What did you suck at at school?

Pre-London Marathon, 2013. By Tom Price

Pre-London Marathon, 2013. ByTom Price

For me, it was P.E. And the sciences.

And history.

And geography.


But I want to write about the first one. Specifically, running. When it was time for our termly cross country run, I’d be the kid at the back of the group. You probably couldn’t even class my position as being part of ‘the group.’ I was one of the people dribbling along behind everyone else, wheezing, gasping for air, clutching at my stitch and desperately trying to stumble to the finish.

This evening, I went to my local running club. I’ve now been six times, so I guess you could call me a regular. I’m a regular! This isn’t a ‘meet up for a jog around the park’ affair — it’s a full-blown, intensive, gruelling, run-’til-you-puke (I haven’t, but another guy did) heavy workout; a mix of drills, sprints, and short distance work at lightning speeds. On a track. Like, a proper running track. No hipsters or yummy mummies in their far-too-fancy-to-run-in sportswear — just a lot of raggedy old vests and sweaty bodies.

What changed?

Back in 2010, when I was making music full-time, I spent hours stuck in front of my laptop, sending emails and trying to get people to listen to my pop songs. (Most people’s vision of pop stardom is travel, sex, drugs, double-necked guitars, but you actually spend most of your time on the internet. Or maybe I did something wrong.) One day, I became concerned that all this computer time, and very little leaving-the-house time, was going to result in me becoming morbidly obese. Looking for the easiest sport that required the least gear, no one to do it with and that could be done anywhere, I settled on running. I was not a runner.

Pre-10k, 2010. By  Tom Price

Pre-10k, 2010. By Tom Price

I bought some cheap running shoes, socks and (very) short shorts and hit the fields next to my house. On my first run, where I ran at a gentle pace for about ten minutes, I returned to the living room and promptly collapsed, tried to swallow down the urge to puke and stared at the ceiling — which was spinning above me. This was a bad idea.

But I persevered. The next run wasn’t a resounding success. But I didn’t feel quite so awful afterwards. And by the fourth run, the burning sensation in my throat (you know, where you can taste iron and when you cough it feels horrible) had pretty much disappeared. I was starting to feel, tentatively, like a runner.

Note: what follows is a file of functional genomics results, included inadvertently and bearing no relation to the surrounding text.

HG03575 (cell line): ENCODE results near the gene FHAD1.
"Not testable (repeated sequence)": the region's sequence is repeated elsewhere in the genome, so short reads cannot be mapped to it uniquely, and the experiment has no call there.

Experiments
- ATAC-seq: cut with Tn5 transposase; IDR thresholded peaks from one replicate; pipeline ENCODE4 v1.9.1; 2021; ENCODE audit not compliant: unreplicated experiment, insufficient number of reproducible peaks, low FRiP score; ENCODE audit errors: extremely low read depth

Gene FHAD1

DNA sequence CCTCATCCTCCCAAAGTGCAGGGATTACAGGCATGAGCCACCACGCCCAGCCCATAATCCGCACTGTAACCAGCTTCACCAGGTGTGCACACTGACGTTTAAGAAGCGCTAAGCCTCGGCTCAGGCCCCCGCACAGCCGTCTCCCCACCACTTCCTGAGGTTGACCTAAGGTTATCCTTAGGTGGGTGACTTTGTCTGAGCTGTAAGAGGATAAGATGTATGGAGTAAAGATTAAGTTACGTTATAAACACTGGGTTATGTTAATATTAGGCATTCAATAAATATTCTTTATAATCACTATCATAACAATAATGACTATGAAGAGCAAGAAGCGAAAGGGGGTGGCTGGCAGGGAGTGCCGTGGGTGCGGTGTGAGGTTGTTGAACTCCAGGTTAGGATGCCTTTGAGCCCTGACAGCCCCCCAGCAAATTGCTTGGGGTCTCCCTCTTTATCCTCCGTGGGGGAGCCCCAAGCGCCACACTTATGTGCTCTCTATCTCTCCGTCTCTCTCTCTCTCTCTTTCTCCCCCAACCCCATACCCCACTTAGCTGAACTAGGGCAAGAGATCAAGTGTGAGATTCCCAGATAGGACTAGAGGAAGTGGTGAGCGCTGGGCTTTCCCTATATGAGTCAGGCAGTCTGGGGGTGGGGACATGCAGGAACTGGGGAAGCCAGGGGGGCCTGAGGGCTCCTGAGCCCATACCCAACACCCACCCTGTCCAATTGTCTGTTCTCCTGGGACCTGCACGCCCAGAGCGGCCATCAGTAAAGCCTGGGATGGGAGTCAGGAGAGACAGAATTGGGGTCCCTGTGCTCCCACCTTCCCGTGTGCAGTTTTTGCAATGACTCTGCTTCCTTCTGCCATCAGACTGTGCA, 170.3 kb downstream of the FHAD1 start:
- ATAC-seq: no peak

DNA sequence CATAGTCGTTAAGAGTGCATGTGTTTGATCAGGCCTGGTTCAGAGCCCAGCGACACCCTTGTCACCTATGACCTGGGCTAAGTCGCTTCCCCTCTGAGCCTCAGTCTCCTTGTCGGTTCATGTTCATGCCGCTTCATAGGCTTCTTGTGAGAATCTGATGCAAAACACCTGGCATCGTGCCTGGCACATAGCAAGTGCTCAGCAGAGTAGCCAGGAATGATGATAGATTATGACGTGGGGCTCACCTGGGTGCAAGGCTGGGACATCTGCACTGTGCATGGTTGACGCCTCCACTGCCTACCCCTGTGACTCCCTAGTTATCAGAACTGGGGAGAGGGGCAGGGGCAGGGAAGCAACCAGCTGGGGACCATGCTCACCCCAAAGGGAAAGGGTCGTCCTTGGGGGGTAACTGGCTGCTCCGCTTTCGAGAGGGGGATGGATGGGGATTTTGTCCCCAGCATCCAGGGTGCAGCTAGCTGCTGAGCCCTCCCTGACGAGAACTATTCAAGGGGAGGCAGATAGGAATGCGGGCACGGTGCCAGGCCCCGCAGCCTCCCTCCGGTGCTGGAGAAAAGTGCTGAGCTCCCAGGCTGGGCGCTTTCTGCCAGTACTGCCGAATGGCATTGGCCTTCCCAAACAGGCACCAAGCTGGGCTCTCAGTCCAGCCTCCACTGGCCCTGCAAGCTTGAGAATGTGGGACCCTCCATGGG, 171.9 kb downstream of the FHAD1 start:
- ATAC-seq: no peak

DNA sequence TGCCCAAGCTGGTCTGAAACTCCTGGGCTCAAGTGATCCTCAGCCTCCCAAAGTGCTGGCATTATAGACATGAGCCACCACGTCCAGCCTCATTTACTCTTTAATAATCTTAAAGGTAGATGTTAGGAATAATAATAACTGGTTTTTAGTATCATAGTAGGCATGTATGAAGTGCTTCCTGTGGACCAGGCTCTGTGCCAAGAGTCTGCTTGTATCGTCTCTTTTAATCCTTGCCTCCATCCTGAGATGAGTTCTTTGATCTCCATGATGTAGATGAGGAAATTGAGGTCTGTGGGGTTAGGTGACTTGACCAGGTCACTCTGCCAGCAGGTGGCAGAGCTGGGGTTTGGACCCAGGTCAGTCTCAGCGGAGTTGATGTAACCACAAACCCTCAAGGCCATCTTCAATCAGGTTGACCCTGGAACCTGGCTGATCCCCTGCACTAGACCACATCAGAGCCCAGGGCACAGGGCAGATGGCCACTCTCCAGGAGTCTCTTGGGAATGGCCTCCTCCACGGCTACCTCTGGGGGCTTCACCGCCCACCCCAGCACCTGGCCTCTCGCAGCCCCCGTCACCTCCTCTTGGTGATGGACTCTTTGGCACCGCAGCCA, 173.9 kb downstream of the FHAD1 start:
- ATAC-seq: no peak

Needing a goal, something to encourage me to persevere with this wretched task, I signed up for a 10k race. Then a half marathon. And then, after a brief running hiatus, I ran the London Marathon in 2013. And felt really tired afterwards.

At school, no one told me that it’s natural for it to feel horrible the first few times you run. And because I never got past the first few times, I never knew what it was like to run and not feel like you’re going to die. School can be a horrible place, full of bullies who tell you you’re no good, and teachers who do little to encourage you. (While school wasn’t as hellish for me as it is for some people, I certainly wasn’t one of the popular kids.) And soon, you start to believe it when people say you’re not a sporty person. Or an arty person. Or that you can’t write / run / paint / sing / spell / [insert your thing].

I was discussing this with my friend, Mia, and she summed it up eloquently:

“A lot of our sucking at things at school is the result of adults failing to tell us the truth about them.”

No one told me that running gets way easier, really quickly. It does! And it’s good for your mind. I don’t get depressed per se, but I have frequent low spells where I enter what Tom and I affectionately call The Pit. The Pit is a horrible place. But I go there less frequently when I run regularly. My brother also took up running to spend less time in The Pit (he spends more time there than I do, often with the Black Dog) and it’s been a wonderful addition to his life. (And to our relationship — we’d never been particularly close, due to a 13-year age gap, but we now meet up to compete in runs together.)

While I could regale you with compelling arguments for why you should run, I’m not going to. Maybe running’s not your thing and never will be. (Although I should note that most days, I don’t think running’s my thing either. It’s hard. Some runs are very slow. My legs feel like useless hunks of meat. But some runs are pure elation! Joy! Even after years of running, you still have to take the rough with the smooth.)

My concern is that many of us have decided that we suck at something because of our experiences at school, or in early life. My dad, for example, will frequently say he’s stupid. And while Dad might not have thrived in academia (mind, it was a different time — one where he received the cane for being left-handed), he’s far from stupid. He’s a smart man in many ways — and I suspect he could do well in academia, too, should he decide it’s something he wants to pursue.

You are capable of more than you know. You are capable of things that you were told you were incapable of at school. You are capable of things you’ve been putting off for fear that you won’t be capable of them. Age is no excuse (read Alan Rusbridger’s glorious book about learning a complex Beethoven piano piece in later life for evidence). And as for time — well, if you want to do something enough, you make the time. Time is elastic.

What did you suck at at school — and is it time to give it another chance?

Post-London Marathon, 2013. By Tom Price

Post-London Marathon, 2013. ByTom Price

If you want to get excited about running, I recommend What I Talk About When I Talk About Running by Haruki Murakami, and Like the Wind Magazine — which is written by and for runners. We can also keep each other motivated if you add me on RunKeeper.